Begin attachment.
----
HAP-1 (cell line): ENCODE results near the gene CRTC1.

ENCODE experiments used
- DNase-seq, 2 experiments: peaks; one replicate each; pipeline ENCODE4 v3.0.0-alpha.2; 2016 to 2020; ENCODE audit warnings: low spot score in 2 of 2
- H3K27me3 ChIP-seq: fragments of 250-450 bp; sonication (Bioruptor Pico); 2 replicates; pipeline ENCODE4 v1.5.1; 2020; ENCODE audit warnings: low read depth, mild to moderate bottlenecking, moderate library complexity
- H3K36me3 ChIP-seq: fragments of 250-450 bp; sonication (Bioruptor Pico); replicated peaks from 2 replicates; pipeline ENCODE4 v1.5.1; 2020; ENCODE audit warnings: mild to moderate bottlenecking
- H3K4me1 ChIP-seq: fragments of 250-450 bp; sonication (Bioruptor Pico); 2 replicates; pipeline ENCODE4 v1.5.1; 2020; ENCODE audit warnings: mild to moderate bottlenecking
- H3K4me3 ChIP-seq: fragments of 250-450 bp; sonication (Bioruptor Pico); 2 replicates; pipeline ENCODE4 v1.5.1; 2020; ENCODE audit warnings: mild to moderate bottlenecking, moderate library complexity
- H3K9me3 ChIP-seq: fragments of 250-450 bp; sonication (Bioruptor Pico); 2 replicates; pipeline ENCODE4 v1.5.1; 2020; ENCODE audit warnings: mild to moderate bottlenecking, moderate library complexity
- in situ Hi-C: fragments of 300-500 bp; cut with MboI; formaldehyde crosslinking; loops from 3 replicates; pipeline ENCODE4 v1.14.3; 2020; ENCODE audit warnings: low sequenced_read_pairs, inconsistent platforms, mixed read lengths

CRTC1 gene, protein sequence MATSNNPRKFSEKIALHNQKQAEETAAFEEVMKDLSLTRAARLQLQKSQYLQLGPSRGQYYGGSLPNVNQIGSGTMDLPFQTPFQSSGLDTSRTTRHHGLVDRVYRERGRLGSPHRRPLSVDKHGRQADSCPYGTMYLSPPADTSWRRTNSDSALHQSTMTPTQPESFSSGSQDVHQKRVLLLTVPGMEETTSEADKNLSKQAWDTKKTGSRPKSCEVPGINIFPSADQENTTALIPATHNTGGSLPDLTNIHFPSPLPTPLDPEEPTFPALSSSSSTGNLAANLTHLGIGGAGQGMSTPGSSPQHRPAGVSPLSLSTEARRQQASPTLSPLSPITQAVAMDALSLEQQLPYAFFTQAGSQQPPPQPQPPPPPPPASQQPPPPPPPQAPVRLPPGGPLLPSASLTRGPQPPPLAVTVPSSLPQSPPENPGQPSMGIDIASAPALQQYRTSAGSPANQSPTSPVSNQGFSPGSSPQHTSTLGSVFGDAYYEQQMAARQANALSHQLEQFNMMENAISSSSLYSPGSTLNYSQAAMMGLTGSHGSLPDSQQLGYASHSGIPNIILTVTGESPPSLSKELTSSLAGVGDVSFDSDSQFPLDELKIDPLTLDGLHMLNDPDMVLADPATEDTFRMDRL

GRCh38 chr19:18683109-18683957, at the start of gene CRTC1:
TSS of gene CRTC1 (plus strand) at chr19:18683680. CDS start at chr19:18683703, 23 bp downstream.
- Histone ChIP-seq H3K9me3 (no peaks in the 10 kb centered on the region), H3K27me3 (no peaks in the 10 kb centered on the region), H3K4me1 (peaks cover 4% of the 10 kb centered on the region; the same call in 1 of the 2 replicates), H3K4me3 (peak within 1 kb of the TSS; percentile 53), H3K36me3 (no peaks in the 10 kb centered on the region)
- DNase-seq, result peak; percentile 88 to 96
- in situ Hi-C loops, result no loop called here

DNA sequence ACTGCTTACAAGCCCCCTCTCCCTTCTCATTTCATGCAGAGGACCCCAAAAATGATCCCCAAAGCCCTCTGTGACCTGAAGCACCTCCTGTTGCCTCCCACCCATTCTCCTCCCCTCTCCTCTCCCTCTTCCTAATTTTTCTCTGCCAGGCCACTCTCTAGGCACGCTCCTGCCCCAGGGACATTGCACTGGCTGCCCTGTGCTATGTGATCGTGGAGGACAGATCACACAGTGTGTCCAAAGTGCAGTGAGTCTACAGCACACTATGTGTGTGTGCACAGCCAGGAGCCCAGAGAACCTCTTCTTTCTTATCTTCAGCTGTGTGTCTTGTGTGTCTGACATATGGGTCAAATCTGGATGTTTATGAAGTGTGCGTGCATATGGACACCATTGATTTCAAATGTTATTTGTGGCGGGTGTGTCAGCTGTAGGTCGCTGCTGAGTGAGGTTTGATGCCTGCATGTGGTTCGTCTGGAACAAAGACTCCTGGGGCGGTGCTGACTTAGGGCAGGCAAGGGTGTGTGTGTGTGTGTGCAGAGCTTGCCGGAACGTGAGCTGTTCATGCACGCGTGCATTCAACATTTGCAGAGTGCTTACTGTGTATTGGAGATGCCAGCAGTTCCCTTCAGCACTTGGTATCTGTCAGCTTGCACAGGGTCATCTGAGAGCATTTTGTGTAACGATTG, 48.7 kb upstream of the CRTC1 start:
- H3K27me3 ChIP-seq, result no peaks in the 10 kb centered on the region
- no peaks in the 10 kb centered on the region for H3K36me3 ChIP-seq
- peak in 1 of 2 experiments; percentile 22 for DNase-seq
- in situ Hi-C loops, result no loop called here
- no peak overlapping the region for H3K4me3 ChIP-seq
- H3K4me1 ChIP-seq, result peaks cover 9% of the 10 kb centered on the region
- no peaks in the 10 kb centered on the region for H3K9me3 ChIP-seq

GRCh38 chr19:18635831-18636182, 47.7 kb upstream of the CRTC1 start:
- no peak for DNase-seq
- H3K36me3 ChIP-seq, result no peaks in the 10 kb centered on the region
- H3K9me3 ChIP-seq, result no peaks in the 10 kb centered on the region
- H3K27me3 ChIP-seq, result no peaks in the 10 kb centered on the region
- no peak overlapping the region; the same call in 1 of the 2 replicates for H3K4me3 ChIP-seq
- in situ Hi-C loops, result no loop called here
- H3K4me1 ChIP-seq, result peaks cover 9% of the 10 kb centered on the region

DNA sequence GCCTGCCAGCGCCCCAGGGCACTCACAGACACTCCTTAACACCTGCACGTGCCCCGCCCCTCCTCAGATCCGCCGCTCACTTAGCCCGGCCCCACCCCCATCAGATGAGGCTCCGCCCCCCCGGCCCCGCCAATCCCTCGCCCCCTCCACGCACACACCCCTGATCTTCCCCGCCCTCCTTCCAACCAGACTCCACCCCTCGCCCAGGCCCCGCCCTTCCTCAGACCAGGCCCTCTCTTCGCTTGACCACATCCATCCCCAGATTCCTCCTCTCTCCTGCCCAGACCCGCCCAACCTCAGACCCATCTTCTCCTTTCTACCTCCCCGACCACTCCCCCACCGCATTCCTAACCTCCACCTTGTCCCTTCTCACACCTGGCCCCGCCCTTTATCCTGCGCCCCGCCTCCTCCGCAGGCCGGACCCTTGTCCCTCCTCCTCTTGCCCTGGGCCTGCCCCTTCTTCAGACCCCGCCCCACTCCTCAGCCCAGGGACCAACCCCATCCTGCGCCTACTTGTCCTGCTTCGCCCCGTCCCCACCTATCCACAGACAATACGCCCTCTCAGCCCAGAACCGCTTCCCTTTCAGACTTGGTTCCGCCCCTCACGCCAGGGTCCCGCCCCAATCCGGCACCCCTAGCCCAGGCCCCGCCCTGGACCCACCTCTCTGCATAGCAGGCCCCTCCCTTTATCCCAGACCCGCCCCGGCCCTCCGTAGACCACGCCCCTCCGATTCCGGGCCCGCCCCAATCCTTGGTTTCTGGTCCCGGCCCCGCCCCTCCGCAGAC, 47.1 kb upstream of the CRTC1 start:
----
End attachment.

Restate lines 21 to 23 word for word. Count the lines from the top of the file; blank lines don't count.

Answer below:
- no peak overlapping the region for H3K4me3 ChIP-seq
- H3K4me1 ChIP-seq, result peaks cover 9% of the 10 kb centered on the region
- no peaks in the 10 kb centered on the region for H3K9me3 ChIP-seq